They trudged down from the building, stopping halfway down to rest and eat, and returned to the road that had carried them through this sector. They followed it west a short distance to a point where the dead trees began to falter and fall, and the land rose slowly into a new area of crumbling ruins. The air cleared and the road descended in amongst the ruins, their previous smooth journey returning to the familiar jumble of rubble, broken buildings and dense undergrowth. They picked their way through the ruins, seeking paths where they could move more quickly, and after perhaps an hour or two of careful walking stumbled into an open space rich with menace. It must have once been a junction or a market area, because it was wider than a simple crossroads. On four sides it was surrounded by the shells of old buildings, broken now but still stretching three or four stories towards the low-hanging clouds, and plunging the entire area into partial shadow. The fifth side of the place was open, but standing in the middle of this area was a kind of obelisk on a plinth, reaching perhaps 30 metres up. A skull and crossbones had been painted onto the plinth, standing as a stark warning – but against what? Did it mean they should not proceed further west beyond this square? Or did it mean they had already come too far?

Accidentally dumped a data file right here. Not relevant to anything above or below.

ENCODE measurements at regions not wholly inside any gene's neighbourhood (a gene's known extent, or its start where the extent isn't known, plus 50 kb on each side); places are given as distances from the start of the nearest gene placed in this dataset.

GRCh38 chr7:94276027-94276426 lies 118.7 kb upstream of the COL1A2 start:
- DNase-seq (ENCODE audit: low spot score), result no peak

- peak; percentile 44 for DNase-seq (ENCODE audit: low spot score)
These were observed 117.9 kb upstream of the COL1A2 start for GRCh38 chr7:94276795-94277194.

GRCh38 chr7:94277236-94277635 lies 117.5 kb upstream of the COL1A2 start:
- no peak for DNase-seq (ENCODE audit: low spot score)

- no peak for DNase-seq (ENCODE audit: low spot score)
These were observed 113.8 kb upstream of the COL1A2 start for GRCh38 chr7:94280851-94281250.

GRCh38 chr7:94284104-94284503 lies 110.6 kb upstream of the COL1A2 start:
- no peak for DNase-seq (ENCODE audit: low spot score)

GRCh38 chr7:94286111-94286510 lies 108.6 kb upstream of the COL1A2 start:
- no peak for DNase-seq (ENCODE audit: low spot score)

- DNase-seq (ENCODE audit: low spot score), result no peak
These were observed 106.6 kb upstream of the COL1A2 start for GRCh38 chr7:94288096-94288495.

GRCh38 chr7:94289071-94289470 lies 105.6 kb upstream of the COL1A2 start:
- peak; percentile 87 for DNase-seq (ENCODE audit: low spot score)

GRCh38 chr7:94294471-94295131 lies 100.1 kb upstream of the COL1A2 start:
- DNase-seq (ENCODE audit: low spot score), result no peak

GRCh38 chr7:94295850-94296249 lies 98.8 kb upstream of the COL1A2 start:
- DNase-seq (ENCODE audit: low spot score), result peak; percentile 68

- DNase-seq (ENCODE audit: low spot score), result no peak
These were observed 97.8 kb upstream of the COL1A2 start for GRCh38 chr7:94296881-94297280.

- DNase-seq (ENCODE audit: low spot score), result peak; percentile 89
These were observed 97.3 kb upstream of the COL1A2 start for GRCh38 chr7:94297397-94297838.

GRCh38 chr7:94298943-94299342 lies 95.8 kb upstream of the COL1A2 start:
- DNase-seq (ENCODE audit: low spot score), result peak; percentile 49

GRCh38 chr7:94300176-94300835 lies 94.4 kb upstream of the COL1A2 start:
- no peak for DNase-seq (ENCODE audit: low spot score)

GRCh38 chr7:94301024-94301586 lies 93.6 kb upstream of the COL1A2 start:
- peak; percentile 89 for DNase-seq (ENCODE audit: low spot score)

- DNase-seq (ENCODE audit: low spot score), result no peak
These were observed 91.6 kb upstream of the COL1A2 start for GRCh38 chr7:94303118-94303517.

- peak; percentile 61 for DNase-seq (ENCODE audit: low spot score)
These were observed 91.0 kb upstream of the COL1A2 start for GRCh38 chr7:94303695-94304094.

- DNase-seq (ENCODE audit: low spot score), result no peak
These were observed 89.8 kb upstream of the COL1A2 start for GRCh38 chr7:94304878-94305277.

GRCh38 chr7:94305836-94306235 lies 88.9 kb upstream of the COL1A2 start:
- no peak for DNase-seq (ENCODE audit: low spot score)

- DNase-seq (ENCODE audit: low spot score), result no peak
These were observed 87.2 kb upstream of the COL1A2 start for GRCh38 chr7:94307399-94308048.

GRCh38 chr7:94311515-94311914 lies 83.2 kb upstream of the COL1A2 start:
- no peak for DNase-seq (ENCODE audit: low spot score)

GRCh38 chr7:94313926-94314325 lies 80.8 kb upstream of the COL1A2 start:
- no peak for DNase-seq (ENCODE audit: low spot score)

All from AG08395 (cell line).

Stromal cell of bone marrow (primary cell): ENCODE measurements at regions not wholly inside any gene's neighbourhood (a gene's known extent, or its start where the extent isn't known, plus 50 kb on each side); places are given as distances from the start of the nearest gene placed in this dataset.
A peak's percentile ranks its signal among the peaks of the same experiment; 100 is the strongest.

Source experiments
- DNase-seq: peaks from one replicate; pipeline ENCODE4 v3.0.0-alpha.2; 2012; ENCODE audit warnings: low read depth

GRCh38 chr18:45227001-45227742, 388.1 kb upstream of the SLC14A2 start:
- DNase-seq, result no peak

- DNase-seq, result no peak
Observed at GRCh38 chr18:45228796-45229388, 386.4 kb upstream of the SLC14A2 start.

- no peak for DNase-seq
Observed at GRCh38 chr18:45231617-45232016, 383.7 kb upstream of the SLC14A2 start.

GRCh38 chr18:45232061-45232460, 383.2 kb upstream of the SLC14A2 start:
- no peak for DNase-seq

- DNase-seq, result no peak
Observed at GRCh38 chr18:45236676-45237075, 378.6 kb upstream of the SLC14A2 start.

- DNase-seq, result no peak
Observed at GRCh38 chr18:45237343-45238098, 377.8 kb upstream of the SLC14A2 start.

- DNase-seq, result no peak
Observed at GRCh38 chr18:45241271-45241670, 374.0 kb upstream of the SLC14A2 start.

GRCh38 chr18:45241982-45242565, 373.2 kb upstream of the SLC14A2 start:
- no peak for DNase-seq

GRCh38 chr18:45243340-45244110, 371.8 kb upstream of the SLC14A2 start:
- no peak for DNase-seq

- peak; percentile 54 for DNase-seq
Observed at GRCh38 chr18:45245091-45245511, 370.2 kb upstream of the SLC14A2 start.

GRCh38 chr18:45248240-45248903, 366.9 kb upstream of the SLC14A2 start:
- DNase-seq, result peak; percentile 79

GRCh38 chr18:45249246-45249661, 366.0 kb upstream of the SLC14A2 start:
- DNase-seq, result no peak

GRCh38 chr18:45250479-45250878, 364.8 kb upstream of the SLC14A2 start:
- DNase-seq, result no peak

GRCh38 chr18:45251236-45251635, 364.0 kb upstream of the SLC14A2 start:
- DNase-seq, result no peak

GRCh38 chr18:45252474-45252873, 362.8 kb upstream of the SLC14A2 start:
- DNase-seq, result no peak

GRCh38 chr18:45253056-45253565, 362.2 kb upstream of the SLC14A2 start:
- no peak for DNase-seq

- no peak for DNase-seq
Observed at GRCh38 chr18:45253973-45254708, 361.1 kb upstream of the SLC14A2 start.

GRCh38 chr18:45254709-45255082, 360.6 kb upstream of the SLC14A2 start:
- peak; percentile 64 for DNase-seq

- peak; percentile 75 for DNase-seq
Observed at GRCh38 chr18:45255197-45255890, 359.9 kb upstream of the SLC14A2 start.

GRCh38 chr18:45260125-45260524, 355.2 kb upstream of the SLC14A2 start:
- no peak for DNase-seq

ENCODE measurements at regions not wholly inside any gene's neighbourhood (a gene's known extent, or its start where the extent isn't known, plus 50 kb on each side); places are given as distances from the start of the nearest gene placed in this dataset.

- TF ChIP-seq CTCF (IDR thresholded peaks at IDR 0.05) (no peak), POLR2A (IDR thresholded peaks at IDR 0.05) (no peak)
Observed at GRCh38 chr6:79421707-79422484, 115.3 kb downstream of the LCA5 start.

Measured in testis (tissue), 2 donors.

In the middle of the square a hole opened into the ground. Surrounded by twisted metal railings, a set of steps led down into darkness. Was the skull and crossbones a warning against this? They moved closer and sniffed, but there was no scent of rot, just musty old empty tunnels. They decided to go inside.

You are here

The stairs led down into a semi-circular room, dark and musty but not rotten. Their lantern revealed more tunnels leading down further into darkness, with a strange barrier of intermittent metal blocks standing between them and these further tunnels. On one wall of the room, hidden behind mould and fungus, they found a strange diagram, all coloured lines and dots, that seemed to have a huge place of prominence in the room. They carefully peeled it off the wall and rolled it up to take back with them to the Ark, though they were not sure what it was. Then they headed past the strange metal blocks and on to the next tunnels, which plunged down into darkness at a steep angle. Footsteps clanged on metal steps as they began to descend. One of Bloody Jack’s gang balked at the darkness and fled in terror for the light, but Nischata and four-armed Mort stayed with him, and down they went.